Filmmaker Goes From Zero To $100,000 Annual Recurring Revenue (ARR) In 8 Months

Summary

Imagine having $230,000 in cash hit your business bank account in one month from two new 6 figure video projects.

Time to celebrate right?
NYC filmmaker Griff shared his growth strategy in this interview as always attempting to hit grand slams (baseball analogy)
In 2018, he was bidding for a $4,000,000 project.
But when he didn't land it...
He went into a 6 month dry spell with zero new cashflow coming into his video production company.
Thats when he decided to rethink how he scaled his video production company and found Next Level Creators.

  1. 🎥 We pivoted from projects to retainers.
  2. 📈 From $100k projects to $8k monthly recurring revenue for life.

$8000 MRR > $100,000 video project

In this interview we dive deep into:
  1. Why multiple 6 & 7 figure video production companies are pivoting to the Creators Operating System because its more predictable & profitable
  2. The importance of hitting singles, doubles and choosing your grand slams wisely when building a video agency
  3. How to build your video agency to a place where you are selecting your clients instead of them selecting you.
  4. The opinions of an extremely entrepreneurial + skilled video agency operator that now have clarity on where he is going and how he will get there.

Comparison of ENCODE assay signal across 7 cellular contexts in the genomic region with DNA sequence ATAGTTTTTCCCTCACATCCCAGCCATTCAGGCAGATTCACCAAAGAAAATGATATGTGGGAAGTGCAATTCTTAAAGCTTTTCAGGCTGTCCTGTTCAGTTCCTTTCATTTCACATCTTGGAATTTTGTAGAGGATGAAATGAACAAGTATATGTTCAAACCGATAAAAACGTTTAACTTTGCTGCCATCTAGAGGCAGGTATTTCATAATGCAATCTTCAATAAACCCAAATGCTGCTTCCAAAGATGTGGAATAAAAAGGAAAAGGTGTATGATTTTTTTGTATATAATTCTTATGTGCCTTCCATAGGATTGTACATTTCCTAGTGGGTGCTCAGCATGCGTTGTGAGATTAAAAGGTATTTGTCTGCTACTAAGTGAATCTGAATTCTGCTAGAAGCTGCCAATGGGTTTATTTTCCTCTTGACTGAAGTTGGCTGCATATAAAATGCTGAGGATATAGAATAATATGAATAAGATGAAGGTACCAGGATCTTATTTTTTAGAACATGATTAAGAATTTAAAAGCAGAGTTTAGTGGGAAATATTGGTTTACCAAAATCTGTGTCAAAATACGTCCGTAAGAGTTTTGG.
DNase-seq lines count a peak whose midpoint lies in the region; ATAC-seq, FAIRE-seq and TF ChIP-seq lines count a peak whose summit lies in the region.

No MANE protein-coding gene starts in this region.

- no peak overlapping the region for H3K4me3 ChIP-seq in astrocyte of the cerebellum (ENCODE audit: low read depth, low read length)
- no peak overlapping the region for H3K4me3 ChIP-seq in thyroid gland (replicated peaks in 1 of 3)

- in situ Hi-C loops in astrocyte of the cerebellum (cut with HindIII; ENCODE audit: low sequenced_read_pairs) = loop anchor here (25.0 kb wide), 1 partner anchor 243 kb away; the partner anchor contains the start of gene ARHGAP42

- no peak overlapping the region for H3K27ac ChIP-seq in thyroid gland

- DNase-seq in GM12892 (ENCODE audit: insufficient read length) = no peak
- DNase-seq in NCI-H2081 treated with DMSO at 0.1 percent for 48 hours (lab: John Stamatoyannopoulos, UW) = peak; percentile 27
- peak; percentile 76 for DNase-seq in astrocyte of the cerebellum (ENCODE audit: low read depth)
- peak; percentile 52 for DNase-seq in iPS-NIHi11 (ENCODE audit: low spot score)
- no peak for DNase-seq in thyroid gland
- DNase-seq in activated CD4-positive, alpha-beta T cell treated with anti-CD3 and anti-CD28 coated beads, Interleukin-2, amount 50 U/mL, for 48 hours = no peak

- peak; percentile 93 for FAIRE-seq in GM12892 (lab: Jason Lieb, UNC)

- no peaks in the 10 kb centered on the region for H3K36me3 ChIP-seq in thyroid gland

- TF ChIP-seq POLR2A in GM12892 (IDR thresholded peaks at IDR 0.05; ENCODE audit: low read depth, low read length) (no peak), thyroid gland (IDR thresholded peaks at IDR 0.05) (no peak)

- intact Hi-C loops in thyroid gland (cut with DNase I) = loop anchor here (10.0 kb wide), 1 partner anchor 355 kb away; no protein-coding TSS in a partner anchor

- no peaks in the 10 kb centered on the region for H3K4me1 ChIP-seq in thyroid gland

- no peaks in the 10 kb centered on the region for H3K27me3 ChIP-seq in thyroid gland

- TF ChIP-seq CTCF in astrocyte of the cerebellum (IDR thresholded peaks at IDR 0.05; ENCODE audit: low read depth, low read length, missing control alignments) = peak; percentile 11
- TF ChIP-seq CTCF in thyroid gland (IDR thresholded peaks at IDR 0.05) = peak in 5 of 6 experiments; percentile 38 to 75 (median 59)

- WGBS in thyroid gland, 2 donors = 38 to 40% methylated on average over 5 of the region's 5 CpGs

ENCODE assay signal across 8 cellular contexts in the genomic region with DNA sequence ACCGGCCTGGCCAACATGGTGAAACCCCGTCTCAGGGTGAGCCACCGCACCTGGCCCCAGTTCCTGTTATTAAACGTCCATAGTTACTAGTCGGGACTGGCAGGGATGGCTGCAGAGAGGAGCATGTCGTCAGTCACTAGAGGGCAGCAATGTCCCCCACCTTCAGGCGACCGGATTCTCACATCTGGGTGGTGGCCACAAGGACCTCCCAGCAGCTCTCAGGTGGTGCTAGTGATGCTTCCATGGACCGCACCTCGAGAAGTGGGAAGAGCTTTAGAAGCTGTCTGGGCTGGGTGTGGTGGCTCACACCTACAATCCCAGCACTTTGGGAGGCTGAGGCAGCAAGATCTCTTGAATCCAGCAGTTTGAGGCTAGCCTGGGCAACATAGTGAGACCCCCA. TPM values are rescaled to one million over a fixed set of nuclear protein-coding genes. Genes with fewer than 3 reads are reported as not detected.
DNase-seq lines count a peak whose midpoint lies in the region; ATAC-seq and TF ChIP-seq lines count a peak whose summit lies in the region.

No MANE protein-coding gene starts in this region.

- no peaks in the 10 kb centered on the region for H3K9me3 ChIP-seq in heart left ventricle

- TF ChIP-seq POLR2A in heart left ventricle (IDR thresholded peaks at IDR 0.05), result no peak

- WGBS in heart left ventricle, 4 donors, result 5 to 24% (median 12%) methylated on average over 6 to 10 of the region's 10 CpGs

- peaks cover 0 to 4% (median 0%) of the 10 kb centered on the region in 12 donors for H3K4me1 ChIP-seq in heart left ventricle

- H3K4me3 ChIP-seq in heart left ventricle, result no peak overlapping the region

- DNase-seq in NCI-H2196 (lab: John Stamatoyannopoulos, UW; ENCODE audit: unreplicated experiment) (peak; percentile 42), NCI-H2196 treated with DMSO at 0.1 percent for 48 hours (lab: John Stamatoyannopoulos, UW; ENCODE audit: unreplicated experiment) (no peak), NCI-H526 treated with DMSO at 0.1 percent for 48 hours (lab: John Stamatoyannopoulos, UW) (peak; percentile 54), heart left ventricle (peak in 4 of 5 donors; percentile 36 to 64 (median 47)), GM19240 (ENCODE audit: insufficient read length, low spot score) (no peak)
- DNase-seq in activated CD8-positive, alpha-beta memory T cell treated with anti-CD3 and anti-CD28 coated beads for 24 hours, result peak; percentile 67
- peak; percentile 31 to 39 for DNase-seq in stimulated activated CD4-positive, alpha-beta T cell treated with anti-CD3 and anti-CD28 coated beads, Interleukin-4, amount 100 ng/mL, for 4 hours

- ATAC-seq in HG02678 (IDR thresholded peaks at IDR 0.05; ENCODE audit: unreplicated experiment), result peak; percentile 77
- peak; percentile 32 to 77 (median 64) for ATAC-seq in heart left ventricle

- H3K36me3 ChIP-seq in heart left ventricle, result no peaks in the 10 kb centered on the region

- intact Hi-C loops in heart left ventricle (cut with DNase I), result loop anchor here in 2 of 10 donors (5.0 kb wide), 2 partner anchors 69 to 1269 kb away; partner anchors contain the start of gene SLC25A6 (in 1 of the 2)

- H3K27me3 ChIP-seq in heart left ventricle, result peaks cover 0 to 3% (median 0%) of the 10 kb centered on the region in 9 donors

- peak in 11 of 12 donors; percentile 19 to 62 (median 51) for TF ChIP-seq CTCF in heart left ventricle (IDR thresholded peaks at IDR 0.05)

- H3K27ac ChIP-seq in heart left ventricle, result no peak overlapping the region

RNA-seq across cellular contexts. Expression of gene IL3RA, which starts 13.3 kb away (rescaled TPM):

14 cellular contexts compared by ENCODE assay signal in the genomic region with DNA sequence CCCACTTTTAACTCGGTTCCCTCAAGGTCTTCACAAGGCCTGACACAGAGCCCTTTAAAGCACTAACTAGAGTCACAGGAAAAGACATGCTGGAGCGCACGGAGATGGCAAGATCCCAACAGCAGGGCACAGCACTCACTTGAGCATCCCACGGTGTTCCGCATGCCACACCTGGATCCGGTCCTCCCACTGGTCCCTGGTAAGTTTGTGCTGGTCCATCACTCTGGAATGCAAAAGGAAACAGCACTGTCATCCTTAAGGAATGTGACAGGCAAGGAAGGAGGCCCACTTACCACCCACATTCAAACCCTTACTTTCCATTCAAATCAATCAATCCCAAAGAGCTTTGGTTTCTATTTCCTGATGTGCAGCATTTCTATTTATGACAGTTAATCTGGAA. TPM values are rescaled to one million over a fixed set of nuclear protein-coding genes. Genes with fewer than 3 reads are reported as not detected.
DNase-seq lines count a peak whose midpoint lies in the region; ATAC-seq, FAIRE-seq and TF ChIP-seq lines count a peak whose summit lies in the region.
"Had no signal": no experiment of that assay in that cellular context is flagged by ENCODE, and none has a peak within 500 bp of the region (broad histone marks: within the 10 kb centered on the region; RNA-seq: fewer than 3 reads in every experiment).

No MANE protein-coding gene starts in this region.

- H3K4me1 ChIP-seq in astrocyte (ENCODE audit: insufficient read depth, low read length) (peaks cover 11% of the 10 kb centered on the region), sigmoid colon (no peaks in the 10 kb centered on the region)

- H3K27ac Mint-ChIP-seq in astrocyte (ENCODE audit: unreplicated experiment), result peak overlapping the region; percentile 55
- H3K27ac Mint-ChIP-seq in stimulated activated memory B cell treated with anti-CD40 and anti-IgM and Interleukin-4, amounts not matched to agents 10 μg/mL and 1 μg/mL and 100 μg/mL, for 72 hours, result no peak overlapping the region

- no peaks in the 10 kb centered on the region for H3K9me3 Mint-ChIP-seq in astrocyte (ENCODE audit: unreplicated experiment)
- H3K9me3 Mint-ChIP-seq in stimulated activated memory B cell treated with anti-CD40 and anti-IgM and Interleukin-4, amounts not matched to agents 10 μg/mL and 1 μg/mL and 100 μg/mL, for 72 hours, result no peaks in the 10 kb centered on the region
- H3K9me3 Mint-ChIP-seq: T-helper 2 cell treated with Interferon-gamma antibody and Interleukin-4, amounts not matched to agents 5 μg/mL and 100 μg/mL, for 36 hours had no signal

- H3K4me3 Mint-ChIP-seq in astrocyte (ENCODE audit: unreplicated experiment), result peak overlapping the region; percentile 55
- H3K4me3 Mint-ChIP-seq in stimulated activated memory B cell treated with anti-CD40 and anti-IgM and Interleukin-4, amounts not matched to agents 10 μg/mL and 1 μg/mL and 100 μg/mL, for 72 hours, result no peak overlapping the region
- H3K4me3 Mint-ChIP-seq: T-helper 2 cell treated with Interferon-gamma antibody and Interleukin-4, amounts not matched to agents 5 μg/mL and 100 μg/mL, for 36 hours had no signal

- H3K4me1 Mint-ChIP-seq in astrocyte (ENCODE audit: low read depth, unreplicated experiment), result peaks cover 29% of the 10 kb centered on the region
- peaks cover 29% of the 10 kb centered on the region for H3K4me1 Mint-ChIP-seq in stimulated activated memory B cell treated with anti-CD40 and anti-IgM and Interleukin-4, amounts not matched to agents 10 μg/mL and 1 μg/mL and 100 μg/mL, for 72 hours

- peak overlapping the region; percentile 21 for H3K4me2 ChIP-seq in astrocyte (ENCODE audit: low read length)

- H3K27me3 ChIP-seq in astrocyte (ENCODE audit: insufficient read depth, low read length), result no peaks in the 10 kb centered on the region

Enjoy the interview!

Seize the day,
– Paul Xavier

Transcript / MP3

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Hey y'all. Griff Orme. Uh, I'm with a production company here in New York city called hi. Hello. Hi. Five. Um, before we got into next level creators, we were struggling going months, a month waiting for people to pick up the phone and call us. And since joining NLC, we've been able to go from not knowing what our videos were doing for our clients to being able to track results and working with the client we have on a content retainer too double their role as from our creative, um, telling some of the biggest ad agencies in the world that, um, you know, have having them tell us that, um, our creative is, is doubling the results and they're so impressed with how dynamic it is. And, um, past clients we've worked with are blown away at how we conduct business with them and it's helping us get more callbacks than ever.

And, and LC is definitely a change in the game for us. And with that, I'll hand it over to you, Paul. I like that intro. So I want to switch it out for everyone who's watching is use usual subscriber to let Griff take over today because his story's so cool. And um, Griff, tell me you joined next level creators back in February. Okay. 2019 so it's been about, yeah, roughly eight months here since you joined. Yeah. Tell me about before you joined, did you have any monthly recurring revenue in your video agency? How long you've been running it? Walk me through that history. Yeah. So before we, before we joined NLC, we, we're probably one of the most dramatic definitions of feast and famine cycle where we would have some months where we would be getting multiple six figure commercial shoots and we felt like we were rap stars or something like that with all the cash that was coming through the bank.